Am currently touring around the South West of Western Australia in my Land cruiser troopy camper van. I have taken a break from camping in a cabin . Turn on the TV Sky news and a total climate denial rant about false scientific evidence. Next total promotion of coal as a great and good. Next Tony Abbott, esteemed former PM, full on about the great and good of the Australian Embassy being in Jerusalem.
    Next Tony denying that the liberal party can’t deal with climate change according to Malcolm Turnbulls speech. ‘We will do it in a Canter” backing Scott..
    Dividing the country as in Trumps America . Rural for republics , cities for Democrats.Sheez!

  31. Frydenberg says that house prices will collapse and that rents will soar

    Really?

    I would think that for property investors the combination of falling stock prices and increased returns would attract them

    Particularly with the Cash Rate at 1.5% and the ASX down 10% since 31st August and down far more than that since immediately prior to the GFC

    Negative Gearing

    Borrowing to an amount whereby the combination of interest on that debt, the meeting of Land Tax, Council Rates, Insurance, utility supply costs (as distinct from usage) and the cost of repairs and maintenance EXCEED the Net Rent (after Agent’s Commisdion) noting also that 100% occupancy is not guaranteed so the property may be vacant from time to time (exacerbated by repairs and maintenance not having attention)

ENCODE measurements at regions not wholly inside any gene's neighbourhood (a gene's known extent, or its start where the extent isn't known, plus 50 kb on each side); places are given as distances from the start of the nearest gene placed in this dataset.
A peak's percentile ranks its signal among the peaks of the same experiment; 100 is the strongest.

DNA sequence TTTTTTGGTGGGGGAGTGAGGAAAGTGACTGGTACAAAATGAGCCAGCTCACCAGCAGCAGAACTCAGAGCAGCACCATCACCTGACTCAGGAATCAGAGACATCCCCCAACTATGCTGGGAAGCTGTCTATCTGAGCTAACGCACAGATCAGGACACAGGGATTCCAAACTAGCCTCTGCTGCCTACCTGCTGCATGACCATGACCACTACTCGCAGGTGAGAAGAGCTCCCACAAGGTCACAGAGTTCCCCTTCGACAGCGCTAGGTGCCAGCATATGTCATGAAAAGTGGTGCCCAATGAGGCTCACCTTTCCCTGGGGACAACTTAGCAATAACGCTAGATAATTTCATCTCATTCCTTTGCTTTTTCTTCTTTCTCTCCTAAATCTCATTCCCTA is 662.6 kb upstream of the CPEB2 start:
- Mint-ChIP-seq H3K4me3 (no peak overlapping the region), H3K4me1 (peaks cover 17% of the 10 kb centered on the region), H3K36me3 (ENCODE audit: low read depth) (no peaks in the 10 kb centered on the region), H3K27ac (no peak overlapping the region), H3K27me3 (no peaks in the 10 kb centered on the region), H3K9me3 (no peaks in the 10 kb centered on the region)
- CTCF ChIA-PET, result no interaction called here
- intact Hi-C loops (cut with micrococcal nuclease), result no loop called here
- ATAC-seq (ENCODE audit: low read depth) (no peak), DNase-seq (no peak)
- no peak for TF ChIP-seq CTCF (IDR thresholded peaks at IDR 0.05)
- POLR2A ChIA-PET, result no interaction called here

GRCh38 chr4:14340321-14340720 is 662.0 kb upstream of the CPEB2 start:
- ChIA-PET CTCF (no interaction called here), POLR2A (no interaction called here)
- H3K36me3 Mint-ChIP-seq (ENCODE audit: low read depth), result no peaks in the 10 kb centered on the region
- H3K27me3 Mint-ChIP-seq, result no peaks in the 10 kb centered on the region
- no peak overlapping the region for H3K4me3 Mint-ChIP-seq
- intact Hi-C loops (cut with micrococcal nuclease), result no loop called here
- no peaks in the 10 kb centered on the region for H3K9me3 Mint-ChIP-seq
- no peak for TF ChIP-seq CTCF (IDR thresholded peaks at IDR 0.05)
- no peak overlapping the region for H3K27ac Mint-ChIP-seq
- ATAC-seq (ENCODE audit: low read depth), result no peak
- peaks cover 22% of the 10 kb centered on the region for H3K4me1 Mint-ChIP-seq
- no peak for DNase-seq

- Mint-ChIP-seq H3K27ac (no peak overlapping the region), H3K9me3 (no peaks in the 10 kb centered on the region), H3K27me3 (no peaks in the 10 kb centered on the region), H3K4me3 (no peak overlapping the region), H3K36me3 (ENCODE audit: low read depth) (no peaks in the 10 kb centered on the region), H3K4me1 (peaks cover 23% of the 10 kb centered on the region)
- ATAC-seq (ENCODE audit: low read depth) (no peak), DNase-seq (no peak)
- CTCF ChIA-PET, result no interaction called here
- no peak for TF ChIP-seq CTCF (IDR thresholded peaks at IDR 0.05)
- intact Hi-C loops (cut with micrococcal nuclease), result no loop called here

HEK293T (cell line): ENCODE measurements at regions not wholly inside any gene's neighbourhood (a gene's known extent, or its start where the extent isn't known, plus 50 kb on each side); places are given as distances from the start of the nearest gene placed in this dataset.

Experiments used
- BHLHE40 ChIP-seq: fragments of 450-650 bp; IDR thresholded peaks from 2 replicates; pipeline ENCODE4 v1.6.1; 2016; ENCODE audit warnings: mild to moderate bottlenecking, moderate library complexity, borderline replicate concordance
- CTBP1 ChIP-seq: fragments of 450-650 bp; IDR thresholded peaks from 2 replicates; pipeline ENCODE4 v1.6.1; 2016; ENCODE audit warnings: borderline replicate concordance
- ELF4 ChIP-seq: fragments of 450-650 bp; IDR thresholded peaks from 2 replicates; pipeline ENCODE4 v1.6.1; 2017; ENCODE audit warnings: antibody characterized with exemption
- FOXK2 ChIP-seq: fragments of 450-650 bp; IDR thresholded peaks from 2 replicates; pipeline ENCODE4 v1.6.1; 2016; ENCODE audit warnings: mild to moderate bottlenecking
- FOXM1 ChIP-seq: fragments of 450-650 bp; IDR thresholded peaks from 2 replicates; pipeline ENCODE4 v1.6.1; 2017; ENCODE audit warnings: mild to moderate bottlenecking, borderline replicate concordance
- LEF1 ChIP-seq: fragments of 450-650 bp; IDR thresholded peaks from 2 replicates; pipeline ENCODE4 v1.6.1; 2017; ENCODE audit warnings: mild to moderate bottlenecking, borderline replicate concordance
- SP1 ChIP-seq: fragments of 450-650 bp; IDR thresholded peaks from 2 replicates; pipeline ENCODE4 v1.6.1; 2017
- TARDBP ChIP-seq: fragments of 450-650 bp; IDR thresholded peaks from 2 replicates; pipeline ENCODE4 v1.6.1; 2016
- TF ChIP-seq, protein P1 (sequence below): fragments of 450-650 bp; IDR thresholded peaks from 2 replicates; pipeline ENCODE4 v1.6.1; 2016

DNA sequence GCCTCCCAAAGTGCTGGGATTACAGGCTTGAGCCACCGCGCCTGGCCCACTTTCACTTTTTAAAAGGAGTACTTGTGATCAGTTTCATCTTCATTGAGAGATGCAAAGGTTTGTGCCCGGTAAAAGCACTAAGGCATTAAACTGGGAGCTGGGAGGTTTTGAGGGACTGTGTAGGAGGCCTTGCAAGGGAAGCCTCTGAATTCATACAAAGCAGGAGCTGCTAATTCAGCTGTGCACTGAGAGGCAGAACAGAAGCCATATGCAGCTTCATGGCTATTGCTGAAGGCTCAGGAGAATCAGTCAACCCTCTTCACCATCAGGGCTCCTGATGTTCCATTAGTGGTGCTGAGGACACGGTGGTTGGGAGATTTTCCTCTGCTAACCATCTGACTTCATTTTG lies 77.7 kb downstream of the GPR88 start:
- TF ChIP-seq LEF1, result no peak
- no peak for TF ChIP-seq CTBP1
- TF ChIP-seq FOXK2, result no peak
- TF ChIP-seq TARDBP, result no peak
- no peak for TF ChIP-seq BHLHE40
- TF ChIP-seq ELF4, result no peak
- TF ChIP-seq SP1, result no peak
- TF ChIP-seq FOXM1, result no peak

Further, the sought full borrowing (and interest only to continue the advantage) aligned to the lender requiring Loan to Valuation security ratios sees the provision of collateral security and equity in that collateral security

    And bank security instruments contain Personal Covenant Clauses so every asset you own can be realised on including thru bankruptcy – not just the property security mortgaged

    Then you have to have the ability to meet the loss pending submitting a tax return and receiving the tax refund

    And, as mentioned previously we have a Cash Rate of 1.5% – the lowest interest rates have ever been

    What possibly may go wrong?

    The bottom line is that this is very high risk lending – particularly for the borrower

    And all to reduce a tax liability

    There will always be those who by choice or circumstances look to rent

    So there will always be those who will invest in property – including residential

    And that fits the agenda of diversification

    Prudent investors have equity in the asset, look to increase that equity by reducing and repaying debt looking to improve net income (so what you are able to spend)

    They do not negatively gear

    They seek the diversity and security of net income to live on

    They also expend on repairs and maintenance to enhance value and to present the property favourably when tenants vacate

  32. Mogotrone @ #1290 Sunday, November 18th, 2018 – 7:29 pm

    Sky News free to rural Australia.
    Am currently touring around the South West of Western Australia in my Land cruiser troopy camper van. I have taken a break from camping in a cabin . Turn on the TV Sky news and a total climate denial rant about false scientific evidence. Next total promotion of coal as a great and good. Next Tony Abbott, esteemed former PM, full on about the great and good of the Australian Embassy being in Jerusalem.
    Next Tony denying that the liberal party can’t deal with climate change according to Malcolm Turnbulls speech. ‘We will do it in a Canter” backing Scott..
    Dividing the country as in Trumps America . Rural for republics , cities for Democrats.Sheez!

    Rural Australia is changing. The National Party is divided. There is a growing recognition of climate change amongst the National Party devotees.


  33. nath says:
    Sunday, November 18, 2018 at 7:04 pm
    ..
    I wonder how the ALP would like it if the Greens preferenced the Libs in marginal seats.

    The Green party may not be smart enough to work out the difference between labor and the Liberals, but most green voters seem to be.